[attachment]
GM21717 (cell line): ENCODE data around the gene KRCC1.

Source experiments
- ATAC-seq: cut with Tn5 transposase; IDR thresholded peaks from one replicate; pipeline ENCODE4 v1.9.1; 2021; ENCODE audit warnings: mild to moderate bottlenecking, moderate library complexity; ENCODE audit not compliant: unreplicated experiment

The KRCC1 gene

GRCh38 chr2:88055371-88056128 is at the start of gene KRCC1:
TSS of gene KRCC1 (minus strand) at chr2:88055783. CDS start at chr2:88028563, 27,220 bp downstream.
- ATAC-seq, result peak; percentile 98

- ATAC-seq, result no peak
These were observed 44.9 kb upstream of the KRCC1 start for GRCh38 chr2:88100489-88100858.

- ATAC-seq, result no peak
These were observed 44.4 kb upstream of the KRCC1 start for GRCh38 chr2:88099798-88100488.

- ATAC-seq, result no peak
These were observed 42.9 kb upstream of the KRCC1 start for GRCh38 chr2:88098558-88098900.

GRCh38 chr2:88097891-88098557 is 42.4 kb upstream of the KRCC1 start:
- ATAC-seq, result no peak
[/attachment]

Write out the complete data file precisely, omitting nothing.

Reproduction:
GM21717 (cell line): ENCODE data around the gene KRCC1.

Source experiments
- ATAC-seq: cut with Tn5 transposase; IDR thresholded peaks from one replicate; pipeline ENCODE4 v1.9.1; 2021; ENCODE audit warnings: mild to moderate bottlenecking, moderate library complexity; ENCODE audit not compliant: unreplicated experiment

The KRCC1 gene

GRCh38 chr2:88055371-88056128 is at the start of gene KRCC1:
TSS of gene KRCC1 (minus strand) at chr2:88055783. CDS start at chr2:88028563, 27,220 bp downstream.
- ATAC-seq, result peak; percentile 98

- ATAC-seq, result no peak
These were observed 44.9 kb upstream of the KRCC1 start for GRCh38 chr2:88100489-88100858.

- ATAC-seq, result no peak
These were observed 44.4 kb upstream of the KRCC1 start for GRCh38 chr2:88099798-88100488.

- ATAC-seq, result no peak
These were observed 42.9 kb upstream of the KRCC1 start for GRCh38 chr2:88098558-88098900.

GRCh38 chr2:88097891-88098557 is 42.4 kb upstream of the KRCC1 start:
- ATAC-seq, result no peak